Office Vaccine Work

Vaccines at work

The arrival of Covid vaccines brought huge hope that the dreadful effects of the pandemic would soon be curtailed. And, if the widely shared footage is anything to go by, those who have had their jabs have been buoyed by the protection.

But not everyone is keen to be vaccinated. Whether they are part of the ‘anti-vax’ movement, or they have another reason for not wanting or not being able to have the jab, some will turn it down. For employers keen to get back to the pre-Covid way of working, this will present a real challenge when the vaccine starts to be rolled out to their workplace demographic. Some are, quite rightly, thinking ahead to how they might tackle the issue.

 

Force employees to have the vaccine?

Vaccination against Covid-19 remains voluntary, and a person can’t be forced to have the injection. So, a manager’s email requiring all employees to be vaccinated could have some serious consequences.

If an employer simply wants a vaccinated workforce for reasons of general risk limitation, productivity and minimised absence among staff, it might not be reasonable to ‘instruct’ employees to take the injection. Disciplining an employee who refuses is risky; basing disciplinary action on refusing to comply with what may be an unreasonable instruction, will almost certainly be unfair. Employees are likely to argue that they could continue to do their job without having the vaccine. There is also the risk that disciplinary action, whether it’s a warning or dismissal, could be discriminatory. Groups of people may have particular reasons for not taking up an offer of the vaccine: pregnant women, and those with certain disabilities and religious beliefs, for example. They could be protected in law from being treated less favourably for having refused to be vaccinated.

That’s a snapshot of some of the issues, and of course there are so many different factors in play in different workplaces. Contrast the situation of an employer in the financial services sector with an organisation where staff have to be in close contact with vulnerable people; a private nursing home, for example. Requiring a nurse to have the Covid vaccine could well be a reasonable instruction because of the nature of his or her work, and if they refuse then the employer may be able to take some sort of disciplinary action. But that is certainly not something that should be considered without careful regard being paid to all the circumstances – including the reason for the refusal.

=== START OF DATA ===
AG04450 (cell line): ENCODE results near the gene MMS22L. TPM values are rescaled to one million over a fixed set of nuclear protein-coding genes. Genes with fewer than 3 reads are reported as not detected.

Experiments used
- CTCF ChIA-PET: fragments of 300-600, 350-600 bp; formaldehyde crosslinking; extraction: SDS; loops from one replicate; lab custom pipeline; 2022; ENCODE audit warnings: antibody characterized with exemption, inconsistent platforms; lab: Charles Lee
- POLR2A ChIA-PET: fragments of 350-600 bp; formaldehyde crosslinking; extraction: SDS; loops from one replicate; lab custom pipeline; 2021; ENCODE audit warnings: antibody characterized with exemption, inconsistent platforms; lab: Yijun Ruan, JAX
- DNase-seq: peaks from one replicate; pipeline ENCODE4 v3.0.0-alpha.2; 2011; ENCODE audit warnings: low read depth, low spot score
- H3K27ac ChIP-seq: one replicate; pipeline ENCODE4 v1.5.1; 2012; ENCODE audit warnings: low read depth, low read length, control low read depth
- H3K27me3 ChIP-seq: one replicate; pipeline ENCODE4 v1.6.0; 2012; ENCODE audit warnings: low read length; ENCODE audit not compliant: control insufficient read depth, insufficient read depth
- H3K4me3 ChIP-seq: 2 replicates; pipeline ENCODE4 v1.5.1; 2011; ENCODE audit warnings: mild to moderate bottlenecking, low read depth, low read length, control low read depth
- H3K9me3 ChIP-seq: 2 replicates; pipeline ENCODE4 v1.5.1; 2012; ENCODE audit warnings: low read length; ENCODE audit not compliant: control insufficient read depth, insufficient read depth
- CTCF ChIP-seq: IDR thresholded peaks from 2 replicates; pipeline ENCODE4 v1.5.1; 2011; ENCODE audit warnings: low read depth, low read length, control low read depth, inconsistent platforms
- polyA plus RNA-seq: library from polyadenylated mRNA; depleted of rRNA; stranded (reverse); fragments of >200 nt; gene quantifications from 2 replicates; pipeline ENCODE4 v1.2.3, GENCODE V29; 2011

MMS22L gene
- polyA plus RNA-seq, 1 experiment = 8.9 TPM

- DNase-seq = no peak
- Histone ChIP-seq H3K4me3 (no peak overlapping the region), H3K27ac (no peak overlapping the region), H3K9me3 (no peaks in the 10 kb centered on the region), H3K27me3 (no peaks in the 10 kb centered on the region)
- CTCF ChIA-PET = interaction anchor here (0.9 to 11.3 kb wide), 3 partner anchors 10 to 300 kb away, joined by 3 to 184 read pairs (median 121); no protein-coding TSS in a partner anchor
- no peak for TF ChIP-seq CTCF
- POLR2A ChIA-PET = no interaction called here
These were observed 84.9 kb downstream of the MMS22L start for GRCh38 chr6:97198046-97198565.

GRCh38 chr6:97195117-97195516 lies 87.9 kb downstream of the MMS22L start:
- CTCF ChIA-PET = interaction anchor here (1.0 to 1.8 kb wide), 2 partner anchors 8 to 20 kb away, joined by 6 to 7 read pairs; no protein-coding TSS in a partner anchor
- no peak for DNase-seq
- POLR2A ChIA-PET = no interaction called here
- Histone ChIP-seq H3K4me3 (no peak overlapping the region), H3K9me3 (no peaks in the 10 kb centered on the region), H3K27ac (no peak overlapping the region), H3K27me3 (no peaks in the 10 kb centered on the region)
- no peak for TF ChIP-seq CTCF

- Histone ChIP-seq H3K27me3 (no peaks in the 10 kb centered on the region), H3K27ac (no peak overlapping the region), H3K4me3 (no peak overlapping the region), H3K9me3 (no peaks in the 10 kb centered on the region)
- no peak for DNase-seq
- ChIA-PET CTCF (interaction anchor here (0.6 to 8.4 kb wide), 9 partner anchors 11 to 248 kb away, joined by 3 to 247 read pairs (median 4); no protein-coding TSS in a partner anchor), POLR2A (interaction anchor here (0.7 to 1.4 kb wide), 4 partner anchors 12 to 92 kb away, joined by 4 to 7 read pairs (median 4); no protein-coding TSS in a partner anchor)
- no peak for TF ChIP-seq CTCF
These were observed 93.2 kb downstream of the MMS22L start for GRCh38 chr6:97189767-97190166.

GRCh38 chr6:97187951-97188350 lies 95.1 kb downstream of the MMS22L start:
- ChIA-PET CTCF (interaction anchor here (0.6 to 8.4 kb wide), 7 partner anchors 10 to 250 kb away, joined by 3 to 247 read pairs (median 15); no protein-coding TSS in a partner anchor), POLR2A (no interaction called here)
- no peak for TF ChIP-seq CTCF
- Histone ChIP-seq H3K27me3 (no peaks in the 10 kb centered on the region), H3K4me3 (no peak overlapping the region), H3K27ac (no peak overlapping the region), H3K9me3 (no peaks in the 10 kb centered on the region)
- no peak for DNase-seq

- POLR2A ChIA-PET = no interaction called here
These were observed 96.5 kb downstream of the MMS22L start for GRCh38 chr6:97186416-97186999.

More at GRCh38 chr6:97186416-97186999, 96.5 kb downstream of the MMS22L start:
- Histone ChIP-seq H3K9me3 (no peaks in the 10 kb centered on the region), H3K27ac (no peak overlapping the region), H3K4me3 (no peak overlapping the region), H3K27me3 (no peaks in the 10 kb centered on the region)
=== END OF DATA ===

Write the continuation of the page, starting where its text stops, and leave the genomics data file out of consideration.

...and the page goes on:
Employers should take as pragmatic an approach as possible to the needs of their business and to ways in which employees who may have legitimate worries or needs can be accommodated. The last twelve months have taught us that, actually, many of us can work from home. It might not be ideal in all respects, and it mightn’t be something we want to adopt forever, but it can work. So if, when the time comes, an employee says they don’t want to be vaccinated, think about what that means for your organisation and what other options there may be. Could you extend that person’s homeworking arrangement? If they can’t work from home, could you agree that they will be redeployed in your business or even, simply, moved to a physical space where the risk of them catching or passing on the virus is at the lowest possible level? In short, don’t leap to discipline. If you want your employees to be vaccinated, make sure you have a sound reason for that and talk to them about it. Understand any objections, and look for ways of making things work for everybody.

Acas has issued some helpful guidance for employers. Some of the key points are:

 

Getting the coronavirus for work

  • Employers should support staff in getting the vaccine, but cannot force them to be vaccinated.
  • Employers may find it useful to talk with staff about the vaccine and share the benefits of being vaccinated (educating and listening, rather than forcing).

Someone doesn’t want to be vaccinated

  • If someone doesn’t want to be vaccinated, the employer should listen to their concerns.
  • Employers should be sensitive towards individual situations and must keep any concerns confidential.

Employer decides staff should be vaccinated

  • An employer may decide it’s necessary for staff to be vaccinated. This should only be the case if getting the vaccine is required for someone to do their job (eg business travel to other countries where vaccinations are needed).
  • If an employer decides vaccinations are necessary, they should agree it with staff or with the recognised trade union. The agreement should be put in writing, eg in a workplace policy.

Disciplinary action

  • If an employer believes someone’s reason for refusing the vaccine is unreasonable, in some situations it could result in a disciplinary procedure. That will depend on if it’s the workplace’s policy to be vaccinated and necessary for someone to do their job.
  • An employer must consider if someone’s reason for not wanting the vaccine could be protected from discrimination by the Equality Act.

Meredith Hurst

For advice on this, or any other workplace issue, contact me at meredith.hurst@thomasmansfield.com or on 020 7426 4903.